A Founder of a company looking to pass it on to the next generation is  dealing with  issues of "their mortality', "their legacy" and  the process of succession planning "can tax their stamina," according to Leipsic.

In dealing with a Founder of the company, an advisor will need to consider "What is his exit strategy?" as Leipsic said.

If a Founder is considering passing on the company to his child, for example, in a situation where some of the company's shares are held by discretionary family trust benefitting his children who are not in the business, a Founder will want to consider whether it is realistic to have the acquiring child look out for his other children’s interests or that of their respective children.

Wortzman said that from the perspective of the son who is interested in purchasing the company, it is important to talk about the "fair value of the company", and "whether there is unrealized value." An advisor for the son will need to look at "comparable sales" and whether there are "items there of a non-monetary value" at issue.

An advisor for the son will also want to consider the "cash flow needs" of the Founder and his wife, who will want to have that cash flow remain to fund their lifestyle.

An advisor for the son will also want to consider why the son wants to buy out the company.  As Wortzman said "what are his plans?...Does he still need his Dad in the business? Does he see that he is working hard to the benefit of his sisters, but he thinks his brothers in law don't work hard enough...Did his sisters tease him when he was younger?" (That memory of being teased could become a factor in the negotiations!)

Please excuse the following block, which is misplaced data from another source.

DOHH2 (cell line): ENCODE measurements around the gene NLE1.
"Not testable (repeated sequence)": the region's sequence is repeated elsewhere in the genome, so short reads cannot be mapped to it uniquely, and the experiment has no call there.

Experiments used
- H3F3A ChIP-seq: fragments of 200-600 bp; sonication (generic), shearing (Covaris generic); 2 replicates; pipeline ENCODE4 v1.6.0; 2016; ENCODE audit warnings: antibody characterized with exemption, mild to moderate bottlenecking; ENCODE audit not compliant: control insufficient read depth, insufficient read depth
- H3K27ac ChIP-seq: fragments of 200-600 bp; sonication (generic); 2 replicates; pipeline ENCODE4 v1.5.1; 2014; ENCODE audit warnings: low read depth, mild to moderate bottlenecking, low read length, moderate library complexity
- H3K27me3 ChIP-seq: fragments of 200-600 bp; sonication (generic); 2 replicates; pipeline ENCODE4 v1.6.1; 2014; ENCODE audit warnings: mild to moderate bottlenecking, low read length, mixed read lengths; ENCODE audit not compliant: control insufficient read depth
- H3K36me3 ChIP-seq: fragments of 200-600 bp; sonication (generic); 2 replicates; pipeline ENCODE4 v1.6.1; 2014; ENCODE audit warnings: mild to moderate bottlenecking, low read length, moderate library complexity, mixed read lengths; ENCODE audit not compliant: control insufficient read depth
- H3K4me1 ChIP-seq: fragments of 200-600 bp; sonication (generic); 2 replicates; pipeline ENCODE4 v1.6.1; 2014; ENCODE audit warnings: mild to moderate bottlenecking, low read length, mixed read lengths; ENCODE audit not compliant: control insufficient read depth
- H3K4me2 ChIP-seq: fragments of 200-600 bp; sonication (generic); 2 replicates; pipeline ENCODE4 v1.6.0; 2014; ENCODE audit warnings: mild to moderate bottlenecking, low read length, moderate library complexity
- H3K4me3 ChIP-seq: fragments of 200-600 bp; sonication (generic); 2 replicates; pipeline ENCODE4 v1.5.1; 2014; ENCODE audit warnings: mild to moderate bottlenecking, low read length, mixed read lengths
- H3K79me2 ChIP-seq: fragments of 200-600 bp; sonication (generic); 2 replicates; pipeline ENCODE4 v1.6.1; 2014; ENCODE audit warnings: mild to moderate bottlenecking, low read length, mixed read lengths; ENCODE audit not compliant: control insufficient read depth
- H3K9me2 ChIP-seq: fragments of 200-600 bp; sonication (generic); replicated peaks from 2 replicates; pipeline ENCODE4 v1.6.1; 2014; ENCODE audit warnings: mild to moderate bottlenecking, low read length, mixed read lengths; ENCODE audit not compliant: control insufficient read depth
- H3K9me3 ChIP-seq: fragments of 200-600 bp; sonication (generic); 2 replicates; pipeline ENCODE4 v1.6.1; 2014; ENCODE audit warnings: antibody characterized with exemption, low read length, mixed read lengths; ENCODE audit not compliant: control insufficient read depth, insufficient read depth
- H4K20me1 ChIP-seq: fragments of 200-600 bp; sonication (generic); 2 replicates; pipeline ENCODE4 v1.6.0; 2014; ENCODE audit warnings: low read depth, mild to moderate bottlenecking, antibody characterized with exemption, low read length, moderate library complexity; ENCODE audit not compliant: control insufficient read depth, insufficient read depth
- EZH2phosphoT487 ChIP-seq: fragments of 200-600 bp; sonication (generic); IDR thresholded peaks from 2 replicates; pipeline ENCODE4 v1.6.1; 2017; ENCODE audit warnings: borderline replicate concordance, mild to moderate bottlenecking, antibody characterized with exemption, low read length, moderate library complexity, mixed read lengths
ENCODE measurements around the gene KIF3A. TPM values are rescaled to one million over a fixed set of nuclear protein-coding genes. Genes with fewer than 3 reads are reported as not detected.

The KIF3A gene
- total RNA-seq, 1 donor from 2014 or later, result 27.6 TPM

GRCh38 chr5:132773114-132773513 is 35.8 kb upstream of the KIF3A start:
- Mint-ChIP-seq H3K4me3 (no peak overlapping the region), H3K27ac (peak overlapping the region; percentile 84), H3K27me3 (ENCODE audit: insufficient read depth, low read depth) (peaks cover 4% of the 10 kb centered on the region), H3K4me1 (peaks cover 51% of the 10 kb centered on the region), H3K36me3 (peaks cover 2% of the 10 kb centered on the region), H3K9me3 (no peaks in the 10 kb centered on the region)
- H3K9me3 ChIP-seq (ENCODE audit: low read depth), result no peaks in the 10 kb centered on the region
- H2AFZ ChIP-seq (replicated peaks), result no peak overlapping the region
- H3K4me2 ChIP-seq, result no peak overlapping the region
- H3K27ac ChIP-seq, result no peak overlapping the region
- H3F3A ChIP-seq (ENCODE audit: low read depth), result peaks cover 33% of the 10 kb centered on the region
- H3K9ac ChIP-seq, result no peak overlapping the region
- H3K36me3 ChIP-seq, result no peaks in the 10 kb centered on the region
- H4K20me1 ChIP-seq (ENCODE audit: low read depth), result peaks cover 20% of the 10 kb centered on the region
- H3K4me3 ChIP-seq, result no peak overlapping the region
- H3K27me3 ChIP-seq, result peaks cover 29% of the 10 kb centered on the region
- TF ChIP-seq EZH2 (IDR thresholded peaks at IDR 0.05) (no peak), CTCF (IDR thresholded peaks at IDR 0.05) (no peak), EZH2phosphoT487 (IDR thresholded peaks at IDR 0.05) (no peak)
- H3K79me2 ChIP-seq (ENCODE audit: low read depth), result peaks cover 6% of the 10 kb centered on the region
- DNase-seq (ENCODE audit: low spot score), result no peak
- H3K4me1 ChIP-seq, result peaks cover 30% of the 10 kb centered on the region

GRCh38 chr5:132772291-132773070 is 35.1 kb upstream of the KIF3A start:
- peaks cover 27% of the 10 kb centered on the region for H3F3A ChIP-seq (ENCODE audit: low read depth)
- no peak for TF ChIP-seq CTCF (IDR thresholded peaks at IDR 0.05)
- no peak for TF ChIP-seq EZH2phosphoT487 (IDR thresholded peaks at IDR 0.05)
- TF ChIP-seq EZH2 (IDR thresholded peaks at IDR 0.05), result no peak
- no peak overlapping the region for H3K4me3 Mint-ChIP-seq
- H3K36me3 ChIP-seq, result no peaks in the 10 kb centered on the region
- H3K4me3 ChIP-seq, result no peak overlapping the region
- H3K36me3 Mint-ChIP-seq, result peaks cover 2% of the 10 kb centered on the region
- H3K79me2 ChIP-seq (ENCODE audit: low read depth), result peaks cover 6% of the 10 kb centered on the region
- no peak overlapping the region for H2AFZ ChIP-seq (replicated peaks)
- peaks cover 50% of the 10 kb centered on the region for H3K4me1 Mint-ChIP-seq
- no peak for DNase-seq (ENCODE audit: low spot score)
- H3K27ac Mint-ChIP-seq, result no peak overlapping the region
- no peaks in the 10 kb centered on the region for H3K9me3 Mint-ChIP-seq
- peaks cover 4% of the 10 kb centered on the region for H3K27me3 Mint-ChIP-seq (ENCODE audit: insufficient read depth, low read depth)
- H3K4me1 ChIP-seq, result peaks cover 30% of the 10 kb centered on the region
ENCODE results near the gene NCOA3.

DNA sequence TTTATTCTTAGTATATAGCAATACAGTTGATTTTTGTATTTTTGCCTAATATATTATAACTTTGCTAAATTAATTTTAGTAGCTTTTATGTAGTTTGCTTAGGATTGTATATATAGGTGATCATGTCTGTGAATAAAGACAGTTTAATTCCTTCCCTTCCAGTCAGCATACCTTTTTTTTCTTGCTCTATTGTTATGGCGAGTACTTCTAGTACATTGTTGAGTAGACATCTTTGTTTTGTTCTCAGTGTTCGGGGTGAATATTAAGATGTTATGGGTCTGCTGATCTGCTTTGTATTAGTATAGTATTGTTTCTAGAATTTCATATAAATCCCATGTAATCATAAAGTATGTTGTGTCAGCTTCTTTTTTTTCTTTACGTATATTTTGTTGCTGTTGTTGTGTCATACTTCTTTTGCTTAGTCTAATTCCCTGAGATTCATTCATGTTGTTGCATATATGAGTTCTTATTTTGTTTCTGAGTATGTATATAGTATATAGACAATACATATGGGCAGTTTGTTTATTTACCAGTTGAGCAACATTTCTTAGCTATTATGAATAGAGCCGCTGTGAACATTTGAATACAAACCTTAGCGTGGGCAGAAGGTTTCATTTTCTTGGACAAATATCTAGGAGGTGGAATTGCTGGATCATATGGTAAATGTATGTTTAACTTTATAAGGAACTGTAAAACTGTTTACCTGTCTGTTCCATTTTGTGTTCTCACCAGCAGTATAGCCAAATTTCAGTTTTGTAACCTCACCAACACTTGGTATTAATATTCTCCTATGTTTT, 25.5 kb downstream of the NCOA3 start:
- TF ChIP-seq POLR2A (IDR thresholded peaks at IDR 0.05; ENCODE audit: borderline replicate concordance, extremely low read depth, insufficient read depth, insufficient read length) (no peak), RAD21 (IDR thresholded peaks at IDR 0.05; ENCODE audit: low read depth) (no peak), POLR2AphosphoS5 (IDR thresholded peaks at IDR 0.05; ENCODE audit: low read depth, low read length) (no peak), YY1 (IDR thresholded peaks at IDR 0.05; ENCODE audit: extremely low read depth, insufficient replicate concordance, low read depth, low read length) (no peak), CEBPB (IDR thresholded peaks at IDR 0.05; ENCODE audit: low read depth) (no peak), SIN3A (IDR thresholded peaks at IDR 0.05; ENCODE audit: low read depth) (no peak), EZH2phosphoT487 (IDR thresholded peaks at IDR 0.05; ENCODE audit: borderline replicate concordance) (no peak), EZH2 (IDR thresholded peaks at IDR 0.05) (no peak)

Wortzman, who is also a public representative for the Institution of Chartered Accountants of Manitoba, noted that the role of the advisor can include “letting a family member know when he or she needs to let go of emotional issues."

An advisor for buyer (ie. the son, in our example) "will want to do a full due diligence of the business" and “'will want to look at the worst case scenario" ("a shotgun transaction” where the son puts out an offer of purchase and if it isn't a go, the other side buys him out).

As Wortzman advised, in general "a negotiated settlement is preferred" over a "shotgun transaction"

Wortzman noted that one important consideration is w

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Rhonda Spivak, Editor

Publisher: Spivak's Jewish Review Ltd.

Opinions expressed in letters to the editor or articles by contributing writers are not necessarily endorsed by Winnipeg Jewish Review.